Puzzle Kung Fu Mats - Kung Fu San Soo Center - Anchorage Testimonial

By Brett Hart Created: January, 2018 - Modified: October, 2023

Teaching self defense has been a passion for 73-year old Kung Fu instructor Bruce Bibee since 1977 when he trained in Huntington Beach, California. By 1981, Bibee had earned his black belt and moved to Alaska where he had dreamed of living since visiting the state in 1960s.
After running into a former training partner at the airport, Bibee and his friend opened a Kung Fu school of their own by 1982 and Bibee's career as a martial arts instructor has been in continuous operation ever since, although the format has evolved over time.

After all of his kids graduated from high school, Bibee decided to cut back on the overhead hassles and headaches of running a big school of his own and began to teach at a gym. When the gym closed just over a year ago, he had to decide whether to retire or open his own facility again.

He said, ''You have way more fun doing stuff you love. That keeps you alive more than anything else - being able to wake up in the morning being excited about what you get to do today.''

Now the owner of Kung Fu San Soo Center in Anchorage, Bibee says, ''We don't spar. We don't go to tournaments. Special forces learn this down in California. The San Diego kung fu school has a program just for (Navy) Seal training. It's a combat system, not a sport, so it draws a different kind of student body.''

New Beginning

In his 40-plus years of teaching, Bibee has helped other martial artists get their careers off the ground. Among them was Alaska's largest BJJ school - Anchorage Brazilian Jiu Jitsu (ABJJ) - which started in his facility until growing enough to open a space of its own. (Bibee's youngest son also teaches for ABJJ.)

During that time, Bibee discovered Greatmats Grappling MMA mats, which ABJJ utilized for its training and recommended for him.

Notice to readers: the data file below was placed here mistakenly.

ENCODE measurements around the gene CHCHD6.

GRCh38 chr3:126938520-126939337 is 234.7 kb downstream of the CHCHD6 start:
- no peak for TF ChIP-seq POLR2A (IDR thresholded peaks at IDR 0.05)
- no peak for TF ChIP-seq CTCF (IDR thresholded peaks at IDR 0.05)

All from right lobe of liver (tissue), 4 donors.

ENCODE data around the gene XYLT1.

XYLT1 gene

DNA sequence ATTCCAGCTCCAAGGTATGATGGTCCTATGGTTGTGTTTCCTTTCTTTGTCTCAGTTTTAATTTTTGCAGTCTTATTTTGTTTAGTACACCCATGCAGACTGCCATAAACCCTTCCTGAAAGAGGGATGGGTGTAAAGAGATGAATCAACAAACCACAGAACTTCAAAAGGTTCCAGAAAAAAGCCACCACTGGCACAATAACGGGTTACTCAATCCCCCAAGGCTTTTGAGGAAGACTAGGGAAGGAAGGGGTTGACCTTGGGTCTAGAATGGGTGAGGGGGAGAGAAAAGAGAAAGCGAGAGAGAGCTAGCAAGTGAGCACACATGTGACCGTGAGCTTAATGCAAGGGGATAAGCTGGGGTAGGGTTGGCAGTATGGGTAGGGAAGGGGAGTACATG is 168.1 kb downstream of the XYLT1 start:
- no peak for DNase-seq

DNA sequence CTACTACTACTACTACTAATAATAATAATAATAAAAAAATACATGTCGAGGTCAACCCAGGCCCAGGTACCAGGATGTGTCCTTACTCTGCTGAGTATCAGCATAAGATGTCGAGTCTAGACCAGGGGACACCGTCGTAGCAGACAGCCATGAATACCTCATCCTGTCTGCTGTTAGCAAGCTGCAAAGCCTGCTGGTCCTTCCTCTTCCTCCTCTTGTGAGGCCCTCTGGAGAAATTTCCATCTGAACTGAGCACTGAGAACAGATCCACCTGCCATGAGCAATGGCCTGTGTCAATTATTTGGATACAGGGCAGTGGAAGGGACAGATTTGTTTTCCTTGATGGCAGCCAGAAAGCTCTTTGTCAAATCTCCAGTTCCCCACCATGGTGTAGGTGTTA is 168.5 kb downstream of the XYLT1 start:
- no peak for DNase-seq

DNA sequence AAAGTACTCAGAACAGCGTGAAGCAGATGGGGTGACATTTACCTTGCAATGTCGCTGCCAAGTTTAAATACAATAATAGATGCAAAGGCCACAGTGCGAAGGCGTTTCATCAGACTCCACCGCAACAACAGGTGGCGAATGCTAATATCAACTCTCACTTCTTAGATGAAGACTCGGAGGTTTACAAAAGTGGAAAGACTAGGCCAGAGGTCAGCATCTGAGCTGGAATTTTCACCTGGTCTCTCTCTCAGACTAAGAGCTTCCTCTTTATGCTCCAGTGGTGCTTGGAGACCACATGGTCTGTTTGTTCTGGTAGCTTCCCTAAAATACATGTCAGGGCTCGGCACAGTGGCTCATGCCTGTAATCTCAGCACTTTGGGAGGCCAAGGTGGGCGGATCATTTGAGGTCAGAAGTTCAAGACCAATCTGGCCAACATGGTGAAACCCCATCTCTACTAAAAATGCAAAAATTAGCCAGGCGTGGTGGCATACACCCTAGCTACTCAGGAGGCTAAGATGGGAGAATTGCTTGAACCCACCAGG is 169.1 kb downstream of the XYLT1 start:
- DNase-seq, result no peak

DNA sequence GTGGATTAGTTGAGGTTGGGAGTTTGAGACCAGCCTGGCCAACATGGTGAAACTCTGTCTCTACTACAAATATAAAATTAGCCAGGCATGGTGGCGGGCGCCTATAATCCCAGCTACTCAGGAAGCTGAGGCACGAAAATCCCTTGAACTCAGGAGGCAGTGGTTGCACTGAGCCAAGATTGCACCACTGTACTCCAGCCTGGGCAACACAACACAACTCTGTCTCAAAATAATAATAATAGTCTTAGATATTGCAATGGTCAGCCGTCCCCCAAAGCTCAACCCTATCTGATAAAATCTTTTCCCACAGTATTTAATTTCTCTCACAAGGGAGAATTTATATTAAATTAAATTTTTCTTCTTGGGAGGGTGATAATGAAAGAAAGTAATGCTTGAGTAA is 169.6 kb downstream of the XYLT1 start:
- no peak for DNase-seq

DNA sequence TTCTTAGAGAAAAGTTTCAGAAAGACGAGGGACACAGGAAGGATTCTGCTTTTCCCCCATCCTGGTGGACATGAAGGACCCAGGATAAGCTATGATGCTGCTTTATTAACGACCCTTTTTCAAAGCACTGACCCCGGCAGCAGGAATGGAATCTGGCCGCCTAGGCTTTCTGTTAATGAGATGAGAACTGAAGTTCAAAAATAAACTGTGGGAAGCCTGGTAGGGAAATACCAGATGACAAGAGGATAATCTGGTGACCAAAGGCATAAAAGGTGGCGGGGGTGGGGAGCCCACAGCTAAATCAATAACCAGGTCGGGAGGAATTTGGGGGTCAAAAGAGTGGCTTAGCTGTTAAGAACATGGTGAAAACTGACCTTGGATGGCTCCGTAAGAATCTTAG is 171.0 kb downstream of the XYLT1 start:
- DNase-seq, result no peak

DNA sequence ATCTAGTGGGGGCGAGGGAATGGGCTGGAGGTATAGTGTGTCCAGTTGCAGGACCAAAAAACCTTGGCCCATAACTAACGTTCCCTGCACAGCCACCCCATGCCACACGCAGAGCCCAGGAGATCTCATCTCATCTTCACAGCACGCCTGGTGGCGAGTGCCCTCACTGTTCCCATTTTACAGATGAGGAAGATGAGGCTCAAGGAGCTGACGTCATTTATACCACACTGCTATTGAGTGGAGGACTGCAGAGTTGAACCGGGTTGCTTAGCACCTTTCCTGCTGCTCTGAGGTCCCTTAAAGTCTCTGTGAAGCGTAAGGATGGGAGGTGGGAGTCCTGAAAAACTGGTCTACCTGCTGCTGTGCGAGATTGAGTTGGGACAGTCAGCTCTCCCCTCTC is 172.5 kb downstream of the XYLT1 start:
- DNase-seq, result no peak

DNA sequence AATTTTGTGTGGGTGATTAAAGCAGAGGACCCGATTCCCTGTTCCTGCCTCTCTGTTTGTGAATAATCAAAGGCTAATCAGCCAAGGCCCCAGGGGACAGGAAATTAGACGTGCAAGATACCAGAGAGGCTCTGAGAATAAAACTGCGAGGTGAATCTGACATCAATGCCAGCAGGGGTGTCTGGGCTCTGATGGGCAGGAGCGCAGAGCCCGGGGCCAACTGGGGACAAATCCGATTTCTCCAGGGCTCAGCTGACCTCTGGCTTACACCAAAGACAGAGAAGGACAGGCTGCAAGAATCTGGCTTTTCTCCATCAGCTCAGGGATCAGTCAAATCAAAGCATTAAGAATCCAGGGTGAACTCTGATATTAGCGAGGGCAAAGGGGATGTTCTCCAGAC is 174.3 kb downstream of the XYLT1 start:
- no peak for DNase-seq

''They use it for grappling,'' Bibee said. ''We do stand up. We do on the ground. We do both. ... They're rigid enough for stand up and you can take a hard fall on it and not worry about getting hurt.''

Having previously trained over a thick pad topped with a commercial carpet for stability, Bibee said he'd never found mats that actually worked for stand-up, taking hard falls and working on the ground all in one before.

''That's what I was impressed with the most,'' he said.

With a student base ranging between 15 and 20 students, Kung Fu San Soo Center runs classes six nights per week and also travels to rural areas of Alaska as far away as Fairbanks (360 miles) to teach self defense with his son, who teaches Brazilian Jiu Jitsu.

''We got enough extra where we can take our own mats with us,'' Bibee said, noting that it's handy to have mats economical enough to do so and good enough quality that he can trust them.

Being able to trust the mats has been key to improving the teaching/learning experience for Bibee, his son and their students.

''It's much easier to teach beginning students (with these mats),'' Bibee said. ''One of the more difficult aspects of them learning is the fear of falling that everybody has. Once you get to be an adult, they don't want to fall down anymore. ... The most common call I get from women who have been in my classes is, 'Thanks for teaching me how to fall.' Of all the things we teach them, that's the thing we always get calls on. ... It really cuts down on the injuries that could be happening.''

So instead of spending his ''golden years'' basking the glory of doing nothing, Bibee serves as a trauma counselor by day and kung fu instructor by night.

''It's kinda fun,'' he says.

Bruce Bibee
Kung Fu San Soo Center
Anchorage AK 99518